The Donald Trump Presidency – reactions and likely impacts

Donald Trump’s victory in the US Presidential race last night was met with a mix of astonishment and derision across Europe. Although a narrow victory, it followed some common traits with the night of the Brexit referendum vote. Even Trump himself said a victory would be :

Brexit. Plus, plus, plus.

Donald Trump, President Elect

Not a surprise

Much of the election night coverage, in which most of the UK’s media was decamped to New York or Washington, had the same, now familiar ring of complacency that we heard on the eve of the Brexit referendum. Much talk of the Latino vote, blisfully unaware of the “hidden voter” seen in the Brexit vote.

Trump’s acceptance speech

Donald Trump had to wait a very long time to accept the nomination as President. He did surprise those supporters present by giving a speech that was totally different to everything his supporters had heard before. He started by praising Hillary Clinton :

I congratulated her and her family on a very hard fought campaign…

Hillary has worked very long and very hard over a long period of time and we owe her a major debt of gratitude for her service to our country.

Donald Trump, President Elect

The tone of the whole speech was conciliatory and attempting to heal the many divisions in the US, most of them created by Trump himself. No mention of “the wall”, no mention of “lock up the bitch” – instead, Mr Trump sounded (deliberately) presidential.

It is time for us to come together and one united people. It’s time.

I pledge to every citizen of our land, that I will be president for all Americans – and this is so important to me.

For those who have chosen not to support me in the past, of which there were a few people, I am reaching out to you for your guidance and your help, so we can work together and unify our great country.

Donald Trump

Europe’s response

Most everybody in the world will react to Donald Trump’s presidency. Here’s Brexit24’s take on the more interesting ones we followed.


Ruth Davidson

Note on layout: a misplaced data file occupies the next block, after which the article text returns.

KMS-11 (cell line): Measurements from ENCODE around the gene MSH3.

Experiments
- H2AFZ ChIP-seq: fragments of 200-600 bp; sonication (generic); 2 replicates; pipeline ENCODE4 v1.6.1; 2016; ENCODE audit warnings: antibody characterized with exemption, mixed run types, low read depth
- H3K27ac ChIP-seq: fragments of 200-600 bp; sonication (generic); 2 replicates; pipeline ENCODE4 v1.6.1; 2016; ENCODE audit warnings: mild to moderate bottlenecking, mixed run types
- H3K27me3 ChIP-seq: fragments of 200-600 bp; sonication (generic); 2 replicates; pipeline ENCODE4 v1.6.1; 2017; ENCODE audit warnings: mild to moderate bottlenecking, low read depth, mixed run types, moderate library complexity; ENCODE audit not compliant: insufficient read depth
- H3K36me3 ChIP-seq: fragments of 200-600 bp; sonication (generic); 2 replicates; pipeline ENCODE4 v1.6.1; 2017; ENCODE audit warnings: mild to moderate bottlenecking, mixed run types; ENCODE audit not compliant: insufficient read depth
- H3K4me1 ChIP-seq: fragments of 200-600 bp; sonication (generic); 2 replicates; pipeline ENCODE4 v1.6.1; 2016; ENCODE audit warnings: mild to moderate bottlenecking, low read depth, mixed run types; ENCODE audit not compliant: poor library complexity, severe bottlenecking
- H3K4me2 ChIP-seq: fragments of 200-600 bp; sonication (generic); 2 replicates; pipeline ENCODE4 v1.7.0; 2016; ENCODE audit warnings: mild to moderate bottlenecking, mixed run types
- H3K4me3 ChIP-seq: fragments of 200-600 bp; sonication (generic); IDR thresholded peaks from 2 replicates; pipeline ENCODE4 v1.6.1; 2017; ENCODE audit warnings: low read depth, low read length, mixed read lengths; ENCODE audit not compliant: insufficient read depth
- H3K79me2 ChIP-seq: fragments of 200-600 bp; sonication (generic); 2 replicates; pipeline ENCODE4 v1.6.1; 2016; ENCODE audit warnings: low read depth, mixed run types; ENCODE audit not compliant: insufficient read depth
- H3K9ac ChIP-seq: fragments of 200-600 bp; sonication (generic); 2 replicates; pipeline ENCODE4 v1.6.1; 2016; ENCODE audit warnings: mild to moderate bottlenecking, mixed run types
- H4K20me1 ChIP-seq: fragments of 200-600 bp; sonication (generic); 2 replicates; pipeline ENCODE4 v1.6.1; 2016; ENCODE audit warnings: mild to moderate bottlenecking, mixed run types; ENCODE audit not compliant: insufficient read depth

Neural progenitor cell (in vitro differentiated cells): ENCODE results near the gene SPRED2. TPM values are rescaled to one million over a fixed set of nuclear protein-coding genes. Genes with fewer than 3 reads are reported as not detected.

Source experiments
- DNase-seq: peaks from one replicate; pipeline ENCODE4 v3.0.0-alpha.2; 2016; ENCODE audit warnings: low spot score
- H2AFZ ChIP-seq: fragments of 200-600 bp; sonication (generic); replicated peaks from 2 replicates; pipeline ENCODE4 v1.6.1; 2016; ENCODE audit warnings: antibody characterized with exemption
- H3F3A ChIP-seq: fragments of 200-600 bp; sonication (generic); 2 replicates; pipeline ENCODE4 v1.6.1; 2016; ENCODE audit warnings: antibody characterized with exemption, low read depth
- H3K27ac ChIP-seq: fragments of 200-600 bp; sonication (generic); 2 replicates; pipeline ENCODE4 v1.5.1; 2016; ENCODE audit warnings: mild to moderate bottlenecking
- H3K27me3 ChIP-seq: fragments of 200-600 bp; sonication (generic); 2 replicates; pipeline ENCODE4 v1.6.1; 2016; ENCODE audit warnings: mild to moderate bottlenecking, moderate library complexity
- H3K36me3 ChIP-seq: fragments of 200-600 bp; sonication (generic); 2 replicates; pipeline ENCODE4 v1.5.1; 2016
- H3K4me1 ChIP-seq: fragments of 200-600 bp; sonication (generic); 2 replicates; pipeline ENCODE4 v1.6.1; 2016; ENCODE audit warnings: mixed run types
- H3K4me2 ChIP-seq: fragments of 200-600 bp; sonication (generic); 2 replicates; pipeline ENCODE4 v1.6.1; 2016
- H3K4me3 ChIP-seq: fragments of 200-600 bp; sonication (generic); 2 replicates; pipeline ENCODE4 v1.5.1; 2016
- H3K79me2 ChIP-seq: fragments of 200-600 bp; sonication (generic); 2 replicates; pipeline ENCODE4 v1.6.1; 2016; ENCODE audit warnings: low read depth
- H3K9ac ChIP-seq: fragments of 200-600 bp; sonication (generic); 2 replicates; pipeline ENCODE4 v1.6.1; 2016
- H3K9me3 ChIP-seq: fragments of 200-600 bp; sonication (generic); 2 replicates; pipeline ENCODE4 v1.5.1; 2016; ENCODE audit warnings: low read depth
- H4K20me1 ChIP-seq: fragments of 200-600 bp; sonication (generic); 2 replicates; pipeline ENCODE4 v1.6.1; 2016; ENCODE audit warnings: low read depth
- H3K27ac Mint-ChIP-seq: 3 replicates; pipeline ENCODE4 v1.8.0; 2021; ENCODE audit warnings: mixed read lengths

Germany and America are connected by values of democracy, freedom and respect for the law and the dignity of man, independent of origin, skin color, religion, gender, sexual orientation, or political views… I offer the next president of the United States close cooperation on the basis of these values.

Angela Merkel


Nigel Farage

The Mexican press was less enthusiastic, the Mexican Excelsior headline below translates as “start shaking” :

Excelsior front page Donald Trump victory

Not so the Ku Klux Klan, whose leader tweeted :

Impacts on Europe

To paraphrase Ruth Davison (above), there may be a big difference between Trump The President and Trump The Candidate. From his acceptance speech however it is clear that Donald Trump will move the focus of the United States back into itself. He seems unlikely to want any kind of TTIP free trade deal with Europe, since he campaigned against it. He seems unlikely to keep Vladimir Putin out in the cold of post-Ukraine sanctions. We can expect the dollar to drop, as a nearly bust America goes back to the markets to raise the trillions required for his national programme of rebuilding infrastructure.

The countries that make up NATO will be fully aware of Donald Trump’s insistence that America stop subsidising the security of wealthy nations. Germany, in particular, will expect to see the closure of US bases on it’s territory and the borders between Europe & Russia and in particular, Ukraine, have just inched toward another Vladimir Putin styled assymetric war.

Impacts on Britain

Given the closeness between UKIP and the Trump Campaign, we can expect Nigel Farage to depart the UK for America in some kind of capacity and probably expect a Trump USA to be more pro-British once the United Kingdom has left the European Union.

Image : Donald Trump
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